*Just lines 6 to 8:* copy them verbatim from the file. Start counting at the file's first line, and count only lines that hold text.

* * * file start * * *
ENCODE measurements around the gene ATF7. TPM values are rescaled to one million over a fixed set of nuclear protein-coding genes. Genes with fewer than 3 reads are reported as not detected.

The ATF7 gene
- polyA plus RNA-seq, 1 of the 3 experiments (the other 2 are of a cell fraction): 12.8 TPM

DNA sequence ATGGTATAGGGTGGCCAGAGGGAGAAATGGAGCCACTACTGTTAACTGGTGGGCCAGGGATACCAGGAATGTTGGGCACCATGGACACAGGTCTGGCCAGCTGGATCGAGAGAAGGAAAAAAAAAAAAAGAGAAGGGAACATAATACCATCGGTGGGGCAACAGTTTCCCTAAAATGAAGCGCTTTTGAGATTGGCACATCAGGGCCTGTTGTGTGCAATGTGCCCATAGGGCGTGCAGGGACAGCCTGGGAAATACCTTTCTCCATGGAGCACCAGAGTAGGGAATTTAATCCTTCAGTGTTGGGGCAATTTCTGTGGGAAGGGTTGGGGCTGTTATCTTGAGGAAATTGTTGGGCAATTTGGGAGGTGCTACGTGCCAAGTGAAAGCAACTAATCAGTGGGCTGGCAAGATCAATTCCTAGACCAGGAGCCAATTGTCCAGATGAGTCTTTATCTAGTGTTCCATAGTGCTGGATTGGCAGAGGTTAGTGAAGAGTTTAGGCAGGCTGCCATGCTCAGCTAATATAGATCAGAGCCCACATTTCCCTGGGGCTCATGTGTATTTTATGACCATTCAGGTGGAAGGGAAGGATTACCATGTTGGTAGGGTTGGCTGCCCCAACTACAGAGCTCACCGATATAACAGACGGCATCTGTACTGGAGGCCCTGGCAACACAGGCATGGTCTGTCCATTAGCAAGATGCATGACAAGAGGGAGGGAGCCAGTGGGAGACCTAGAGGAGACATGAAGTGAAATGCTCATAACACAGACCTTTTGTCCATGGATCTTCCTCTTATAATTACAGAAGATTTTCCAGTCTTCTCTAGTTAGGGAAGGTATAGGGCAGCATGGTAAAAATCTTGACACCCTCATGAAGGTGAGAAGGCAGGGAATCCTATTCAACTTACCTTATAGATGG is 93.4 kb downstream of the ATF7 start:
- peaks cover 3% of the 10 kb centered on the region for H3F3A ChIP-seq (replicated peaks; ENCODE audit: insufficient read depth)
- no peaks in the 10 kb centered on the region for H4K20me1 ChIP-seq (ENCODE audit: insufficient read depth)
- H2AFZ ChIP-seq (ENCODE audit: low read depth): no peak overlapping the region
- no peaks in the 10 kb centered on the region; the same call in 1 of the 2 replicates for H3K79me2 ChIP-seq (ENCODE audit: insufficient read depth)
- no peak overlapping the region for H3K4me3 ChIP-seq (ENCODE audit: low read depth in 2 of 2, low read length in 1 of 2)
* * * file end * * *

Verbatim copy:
- no peaks in the 10 kb centered on the region for H4K20me1 ChIP-seq (ENCODE audit: insufficient read depth)
- H2AFZ ChIP-seq (ENCODE audit: low read depth): no peak overlapping the region
- no peaks in the 10 kb centered on the region; the same call in 1 of the 2 replicates for H3K79me2 ChIP-seq (ENCODE audit: insufficient read depth)